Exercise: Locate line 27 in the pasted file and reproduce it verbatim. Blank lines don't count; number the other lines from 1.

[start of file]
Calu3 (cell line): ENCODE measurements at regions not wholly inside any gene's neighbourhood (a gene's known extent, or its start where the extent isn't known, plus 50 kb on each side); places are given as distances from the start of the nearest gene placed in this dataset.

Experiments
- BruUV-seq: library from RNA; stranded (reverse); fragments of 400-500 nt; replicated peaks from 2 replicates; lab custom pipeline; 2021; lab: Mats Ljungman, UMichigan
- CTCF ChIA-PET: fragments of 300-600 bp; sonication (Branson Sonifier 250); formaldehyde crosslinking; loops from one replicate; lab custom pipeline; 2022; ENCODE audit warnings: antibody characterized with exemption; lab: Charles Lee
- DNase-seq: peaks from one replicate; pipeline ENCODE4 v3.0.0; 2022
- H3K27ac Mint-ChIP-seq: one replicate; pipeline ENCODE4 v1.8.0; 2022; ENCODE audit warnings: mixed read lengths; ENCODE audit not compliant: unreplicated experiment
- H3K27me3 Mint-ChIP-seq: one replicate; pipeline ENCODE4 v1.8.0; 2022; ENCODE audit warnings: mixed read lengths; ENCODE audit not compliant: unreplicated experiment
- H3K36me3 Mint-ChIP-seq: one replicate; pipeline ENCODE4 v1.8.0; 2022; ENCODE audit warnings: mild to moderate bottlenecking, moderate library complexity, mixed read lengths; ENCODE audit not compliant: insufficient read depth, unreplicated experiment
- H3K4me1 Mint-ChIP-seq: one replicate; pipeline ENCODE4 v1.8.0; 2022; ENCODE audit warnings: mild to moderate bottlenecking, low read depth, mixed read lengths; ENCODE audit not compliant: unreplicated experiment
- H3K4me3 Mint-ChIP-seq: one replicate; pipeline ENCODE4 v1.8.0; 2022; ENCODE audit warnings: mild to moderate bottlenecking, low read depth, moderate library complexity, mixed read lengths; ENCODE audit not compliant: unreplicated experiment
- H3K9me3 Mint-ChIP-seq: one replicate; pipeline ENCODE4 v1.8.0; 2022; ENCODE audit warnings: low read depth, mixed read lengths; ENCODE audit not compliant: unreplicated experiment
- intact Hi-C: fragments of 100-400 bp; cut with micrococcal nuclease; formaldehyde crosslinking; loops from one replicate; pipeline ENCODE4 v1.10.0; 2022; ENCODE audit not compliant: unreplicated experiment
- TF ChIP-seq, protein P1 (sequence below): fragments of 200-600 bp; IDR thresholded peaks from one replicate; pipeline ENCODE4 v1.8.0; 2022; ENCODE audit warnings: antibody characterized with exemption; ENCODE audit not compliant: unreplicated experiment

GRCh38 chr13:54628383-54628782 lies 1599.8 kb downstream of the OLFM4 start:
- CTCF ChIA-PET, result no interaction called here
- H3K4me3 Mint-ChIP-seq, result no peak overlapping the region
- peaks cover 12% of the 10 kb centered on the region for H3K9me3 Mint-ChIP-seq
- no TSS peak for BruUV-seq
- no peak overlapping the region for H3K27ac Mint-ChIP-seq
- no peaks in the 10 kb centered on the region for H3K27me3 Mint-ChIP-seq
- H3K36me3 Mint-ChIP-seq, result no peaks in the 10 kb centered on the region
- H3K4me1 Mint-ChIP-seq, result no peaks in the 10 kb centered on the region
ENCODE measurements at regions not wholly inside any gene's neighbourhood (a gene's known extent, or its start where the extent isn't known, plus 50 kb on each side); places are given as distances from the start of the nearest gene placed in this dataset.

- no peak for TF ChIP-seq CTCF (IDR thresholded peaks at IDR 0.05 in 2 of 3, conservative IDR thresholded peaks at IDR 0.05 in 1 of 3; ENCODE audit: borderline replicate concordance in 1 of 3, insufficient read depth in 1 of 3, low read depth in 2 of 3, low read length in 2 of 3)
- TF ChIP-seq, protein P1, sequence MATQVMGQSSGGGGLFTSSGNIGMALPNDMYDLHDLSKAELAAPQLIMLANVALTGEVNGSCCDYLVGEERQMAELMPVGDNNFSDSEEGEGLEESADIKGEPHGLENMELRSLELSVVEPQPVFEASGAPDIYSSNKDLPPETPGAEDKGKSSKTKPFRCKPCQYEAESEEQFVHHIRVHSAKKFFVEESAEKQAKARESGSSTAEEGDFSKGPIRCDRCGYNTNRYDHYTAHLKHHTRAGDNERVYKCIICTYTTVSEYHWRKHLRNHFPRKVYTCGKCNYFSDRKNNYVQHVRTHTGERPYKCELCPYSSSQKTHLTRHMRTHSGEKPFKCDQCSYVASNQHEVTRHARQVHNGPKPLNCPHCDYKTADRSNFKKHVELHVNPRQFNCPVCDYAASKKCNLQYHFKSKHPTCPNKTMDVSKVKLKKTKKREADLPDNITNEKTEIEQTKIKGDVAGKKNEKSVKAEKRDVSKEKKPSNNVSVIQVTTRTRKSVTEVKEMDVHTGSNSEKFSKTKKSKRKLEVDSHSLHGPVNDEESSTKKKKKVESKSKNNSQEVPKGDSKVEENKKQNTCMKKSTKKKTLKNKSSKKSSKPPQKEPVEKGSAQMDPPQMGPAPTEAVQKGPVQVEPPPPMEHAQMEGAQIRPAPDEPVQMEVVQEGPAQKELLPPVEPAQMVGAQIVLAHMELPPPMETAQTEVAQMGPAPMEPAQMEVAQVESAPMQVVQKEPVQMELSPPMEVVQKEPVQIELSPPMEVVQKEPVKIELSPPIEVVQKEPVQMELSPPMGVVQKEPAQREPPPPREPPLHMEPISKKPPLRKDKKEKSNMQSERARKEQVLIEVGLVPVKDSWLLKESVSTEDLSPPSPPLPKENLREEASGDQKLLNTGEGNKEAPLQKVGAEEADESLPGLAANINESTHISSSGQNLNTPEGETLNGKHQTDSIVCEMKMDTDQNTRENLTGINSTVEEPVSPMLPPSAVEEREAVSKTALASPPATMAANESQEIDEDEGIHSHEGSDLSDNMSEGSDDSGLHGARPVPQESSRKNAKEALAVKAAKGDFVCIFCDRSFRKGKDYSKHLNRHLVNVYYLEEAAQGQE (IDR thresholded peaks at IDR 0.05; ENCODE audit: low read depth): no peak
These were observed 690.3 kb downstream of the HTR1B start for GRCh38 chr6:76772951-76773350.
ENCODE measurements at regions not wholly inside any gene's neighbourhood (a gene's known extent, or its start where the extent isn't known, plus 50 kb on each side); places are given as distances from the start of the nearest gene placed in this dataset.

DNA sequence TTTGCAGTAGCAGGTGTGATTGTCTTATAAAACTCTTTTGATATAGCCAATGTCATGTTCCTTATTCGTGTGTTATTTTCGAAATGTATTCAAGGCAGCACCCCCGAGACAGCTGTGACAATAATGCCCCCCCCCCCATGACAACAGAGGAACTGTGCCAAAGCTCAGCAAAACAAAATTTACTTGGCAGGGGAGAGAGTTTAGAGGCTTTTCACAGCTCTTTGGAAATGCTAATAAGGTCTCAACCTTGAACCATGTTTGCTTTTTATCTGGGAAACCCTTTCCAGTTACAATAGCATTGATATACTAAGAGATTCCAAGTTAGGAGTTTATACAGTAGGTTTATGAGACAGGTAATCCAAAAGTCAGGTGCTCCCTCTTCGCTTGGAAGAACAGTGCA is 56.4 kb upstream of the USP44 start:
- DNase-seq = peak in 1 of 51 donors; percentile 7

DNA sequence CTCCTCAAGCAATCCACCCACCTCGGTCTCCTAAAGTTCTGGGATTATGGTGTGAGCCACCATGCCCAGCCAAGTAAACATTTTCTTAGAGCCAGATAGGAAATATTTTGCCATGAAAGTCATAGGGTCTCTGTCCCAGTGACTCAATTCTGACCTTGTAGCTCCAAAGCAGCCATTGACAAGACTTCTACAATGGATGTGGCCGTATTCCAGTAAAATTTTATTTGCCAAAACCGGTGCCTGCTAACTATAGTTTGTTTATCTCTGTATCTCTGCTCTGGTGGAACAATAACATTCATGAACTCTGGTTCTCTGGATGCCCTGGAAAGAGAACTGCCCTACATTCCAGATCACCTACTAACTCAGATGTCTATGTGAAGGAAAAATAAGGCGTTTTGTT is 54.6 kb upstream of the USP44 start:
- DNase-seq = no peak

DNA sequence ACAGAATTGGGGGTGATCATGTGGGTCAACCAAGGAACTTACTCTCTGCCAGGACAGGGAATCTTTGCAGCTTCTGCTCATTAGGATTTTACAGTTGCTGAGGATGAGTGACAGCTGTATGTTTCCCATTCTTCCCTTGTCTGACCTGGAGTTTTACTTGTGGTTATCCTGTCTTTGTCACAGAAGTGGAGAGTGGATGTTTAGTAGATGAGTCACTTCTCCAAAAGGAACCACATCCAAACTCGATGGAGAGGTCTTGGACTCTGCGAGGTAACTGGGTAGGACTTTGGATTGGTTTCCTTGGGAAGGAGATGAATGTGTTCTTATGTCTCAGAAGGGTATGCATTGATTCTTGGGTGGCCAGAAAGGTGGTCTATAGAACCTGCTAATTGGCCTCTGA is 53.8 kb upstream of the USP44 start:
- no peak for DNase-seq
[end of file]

ENCODE measurements at regions not wholly inside any gene's neighbourhood (a gene's known extent, or its start where the extent isn't known, plus 50 kb on each side); places are given as distances from the start of the nearest gene placed in this dataset.